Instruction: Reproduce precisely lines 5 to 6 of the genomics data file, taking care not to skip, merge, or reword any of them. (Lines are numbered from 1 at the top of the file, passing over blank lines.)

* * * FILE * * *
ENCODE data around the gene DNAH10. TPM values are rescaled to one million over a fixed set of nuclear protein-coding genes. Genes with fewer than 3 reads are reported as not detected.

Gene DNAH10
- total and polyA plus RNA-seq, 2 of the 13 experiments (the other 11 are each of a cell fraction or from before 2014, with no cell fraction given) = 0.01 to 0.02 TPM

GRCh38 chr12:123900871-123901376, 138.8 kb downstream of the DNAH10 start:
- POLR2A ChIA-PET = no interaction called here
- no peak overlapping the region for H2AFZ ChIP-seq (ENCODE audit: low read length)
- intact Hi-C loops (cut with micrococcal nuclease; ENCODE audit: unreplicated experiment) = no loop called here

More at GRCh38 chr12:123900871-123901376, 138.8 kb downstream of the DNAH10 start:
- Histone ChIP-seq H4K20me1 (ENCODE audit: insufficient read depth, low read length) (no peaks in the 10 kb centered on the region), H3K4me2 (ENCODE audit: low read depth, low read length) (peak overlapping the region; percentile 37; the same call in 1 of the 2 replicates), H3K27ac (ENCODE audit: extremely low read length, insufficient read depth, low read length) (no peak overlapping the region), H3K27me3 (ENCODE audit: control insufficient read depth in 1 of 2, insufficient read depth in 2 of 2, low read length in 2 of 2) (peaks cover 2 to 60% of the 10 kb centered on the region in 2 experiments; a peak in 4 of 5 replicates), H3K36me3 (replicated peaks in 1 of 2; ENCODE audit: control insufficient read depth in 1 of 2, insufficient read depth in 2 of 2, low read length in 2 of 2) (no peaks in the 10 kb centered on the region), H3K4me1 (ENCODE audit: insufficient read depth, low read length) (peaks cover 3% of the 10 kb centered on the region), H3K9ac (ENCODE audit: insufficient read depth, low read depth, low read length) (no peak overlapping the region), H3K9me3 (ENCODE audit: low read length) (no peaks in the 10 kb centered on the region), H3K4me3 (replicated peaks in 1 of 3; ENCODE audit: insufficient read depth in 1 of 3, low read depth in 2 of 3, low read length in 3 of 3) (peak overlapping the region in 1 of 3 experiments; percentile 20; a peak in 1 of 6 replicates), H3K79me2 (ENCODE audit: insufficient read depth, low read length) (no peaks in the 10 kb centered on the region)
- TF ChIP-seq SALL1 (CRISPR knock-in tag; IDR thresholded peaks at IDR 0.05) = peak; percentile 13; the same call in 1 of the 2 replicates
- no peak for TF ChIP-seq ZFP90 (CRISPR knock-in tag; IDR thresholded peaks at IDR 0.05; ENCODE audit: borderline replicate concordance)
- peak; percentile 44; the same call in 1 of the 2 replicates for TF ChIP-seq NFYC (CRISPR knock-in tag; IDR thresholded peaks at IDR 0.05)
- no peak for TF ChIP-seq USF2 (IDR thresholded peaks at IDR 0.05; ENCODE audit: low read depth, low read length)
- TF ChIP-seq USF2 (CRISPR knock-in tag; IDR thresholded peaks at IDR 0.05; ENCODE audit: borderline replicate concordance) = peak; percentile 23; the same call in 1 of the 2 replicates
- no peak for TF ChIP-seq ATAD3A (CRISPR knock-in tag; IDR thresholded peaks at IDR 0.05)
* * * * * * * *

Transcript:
- POLR2A ChIA-PET = no interaction called here
- no peak overlapping the region for H2AFZ ChIP-seq (ENCODE audit: low read length)